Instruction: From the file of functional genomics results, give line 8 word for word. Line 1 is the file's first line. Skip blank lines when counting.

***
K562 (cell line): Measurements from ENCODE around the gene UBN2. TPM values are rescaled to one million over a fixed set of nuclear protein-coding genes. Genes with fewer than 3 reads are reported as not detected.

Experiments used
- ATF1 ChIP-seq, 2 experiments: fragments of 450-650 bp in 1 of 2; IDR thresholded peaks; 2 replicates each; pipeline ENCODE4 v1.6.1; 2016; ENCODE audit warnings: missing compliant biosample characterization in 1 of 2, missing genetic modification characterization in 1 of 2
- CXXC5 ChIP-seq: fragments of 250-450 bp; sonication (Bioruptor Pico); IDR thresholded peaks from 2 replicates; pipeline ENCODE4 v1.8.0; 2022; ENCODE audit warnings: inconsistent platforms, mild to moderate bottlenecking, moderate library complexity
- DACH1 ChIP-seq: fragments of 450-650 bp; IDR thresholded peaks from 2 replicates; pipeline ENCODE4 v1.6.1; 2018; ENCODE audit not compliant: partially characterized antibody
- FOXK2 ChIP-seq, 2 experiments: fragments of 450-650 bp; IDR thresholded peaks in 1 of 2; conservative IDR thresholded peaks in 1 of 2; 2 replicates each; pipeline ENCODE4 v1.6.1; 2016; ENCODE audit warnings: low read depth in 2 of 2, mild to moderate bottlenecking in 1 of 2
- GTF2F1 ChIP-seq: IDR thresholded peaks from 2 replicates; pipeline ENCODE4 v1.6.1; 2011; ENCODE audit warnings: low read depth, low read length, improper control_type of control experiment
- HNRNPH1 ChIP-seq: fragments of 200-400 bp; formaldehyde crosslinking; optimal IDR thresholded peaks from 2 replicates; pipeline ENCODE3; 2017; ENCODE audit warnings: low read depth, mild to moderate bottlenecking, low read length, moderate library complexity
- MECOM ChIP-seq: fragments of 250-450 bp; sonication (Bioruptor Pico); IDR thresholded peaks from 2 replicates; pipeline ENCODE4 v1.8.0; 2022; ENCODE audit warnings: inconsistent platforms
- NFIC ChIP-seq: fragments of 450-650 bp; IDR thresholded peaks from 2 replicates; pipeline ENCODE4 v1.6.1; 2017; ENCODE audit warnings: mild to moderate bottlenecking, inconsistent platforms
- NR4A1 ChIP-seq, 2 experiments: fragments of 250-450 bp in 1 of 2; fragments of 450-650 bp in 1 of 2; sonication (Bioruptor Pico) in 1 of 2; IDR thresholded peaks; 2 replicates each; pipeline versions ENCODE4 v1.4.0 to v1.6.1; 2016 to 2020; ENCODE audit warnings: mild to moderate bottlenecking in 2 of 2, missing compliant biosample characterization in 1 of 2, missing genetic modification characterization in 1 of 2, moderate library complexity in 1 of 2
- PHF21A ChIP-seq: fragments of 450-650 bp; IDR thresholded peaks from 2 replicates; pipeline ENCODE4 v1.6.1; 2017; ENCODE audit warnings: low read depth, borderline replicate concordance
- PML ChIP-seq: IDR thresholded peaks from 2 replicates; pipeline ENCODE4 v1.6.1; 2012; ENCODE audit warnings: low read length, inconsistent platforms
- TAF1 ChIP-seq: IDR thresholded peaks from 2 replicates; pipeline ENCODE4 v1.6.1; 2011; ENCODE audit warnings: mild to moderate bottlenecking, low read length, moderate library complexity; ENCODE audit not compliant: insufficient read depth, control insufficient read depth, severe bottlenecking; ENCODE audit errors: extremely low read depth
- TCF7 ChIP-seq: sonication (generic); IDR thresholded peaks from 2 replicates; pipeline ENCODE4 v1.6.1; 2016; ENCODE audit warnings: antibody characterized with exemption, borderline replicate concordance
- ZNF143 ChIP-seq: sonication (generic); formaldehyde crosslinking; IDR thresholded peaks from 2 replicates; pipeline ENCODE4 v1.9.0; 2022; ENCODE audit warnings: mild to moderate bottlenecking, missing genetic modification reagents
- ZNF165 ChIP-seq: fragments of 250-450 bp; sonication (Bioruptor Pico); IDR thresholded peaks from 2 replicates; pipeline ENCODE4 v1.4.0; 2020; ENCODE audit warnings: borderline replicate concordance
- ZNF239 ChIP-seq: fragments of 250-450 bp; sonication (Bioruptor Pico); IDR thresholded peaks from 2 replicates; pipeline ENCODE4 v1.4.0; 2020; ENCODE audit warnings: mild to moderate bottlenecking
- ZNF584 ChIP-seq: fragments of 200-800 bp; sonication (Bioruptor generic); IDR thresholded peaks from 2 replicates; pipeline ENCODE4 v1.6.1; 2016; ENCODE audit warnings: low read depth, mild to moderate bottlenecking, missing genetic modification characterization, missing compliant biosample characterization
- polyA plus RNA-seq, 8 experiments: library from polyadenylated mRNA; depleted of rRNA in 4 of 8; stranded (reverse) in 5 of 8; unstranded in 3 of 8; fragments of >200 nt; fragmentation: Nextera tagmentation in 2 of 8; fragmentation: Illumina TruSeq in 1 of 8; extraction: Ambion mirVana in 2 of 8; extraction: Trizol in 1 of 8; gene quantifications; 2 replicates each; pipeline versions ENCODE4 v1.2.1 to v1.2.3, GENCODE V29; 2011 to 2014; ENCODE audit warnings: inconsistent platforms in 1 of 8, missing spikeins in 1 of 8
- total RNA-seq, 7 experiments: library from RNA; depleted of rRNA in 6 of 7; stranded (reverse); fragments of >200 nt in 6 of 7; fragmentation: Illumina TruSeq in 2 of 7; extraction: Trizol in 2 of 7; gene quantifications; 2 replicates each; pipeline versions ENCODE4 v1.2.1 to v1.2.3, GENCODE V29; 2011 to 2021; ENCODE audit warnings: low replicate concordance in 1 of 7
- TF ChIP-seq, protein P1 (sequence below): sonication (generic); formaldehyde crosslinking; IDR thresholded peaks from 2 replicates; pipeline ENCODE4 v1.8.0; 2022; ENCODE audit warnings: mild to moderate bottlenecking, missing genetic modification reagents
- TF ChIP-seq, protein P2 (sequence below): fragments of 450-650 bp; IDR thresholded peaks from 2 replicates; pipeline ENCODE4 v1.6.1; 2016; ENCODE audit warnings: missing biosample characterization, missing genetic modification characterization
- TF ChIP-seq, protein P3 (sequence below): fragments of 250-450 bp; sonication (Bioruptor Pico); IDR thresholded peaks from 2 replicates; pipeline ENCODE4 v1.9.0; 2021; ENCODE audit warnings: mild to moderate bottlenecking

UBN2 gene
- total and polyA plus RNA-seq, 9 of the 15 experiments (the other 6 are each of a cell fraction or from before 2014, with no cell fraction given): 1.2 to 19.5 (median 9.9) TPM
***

- HNRNPH1 ChIP-seq: fragments of 200-400 bp; formaldehyde crosslinking; optimal IDR thresholded peaks from 2 replicates; pipeline ENCODE3; 2017; ENCODE audit warnings: low read depth, mild to moderate bottlenecking, low read length, moderate library complexity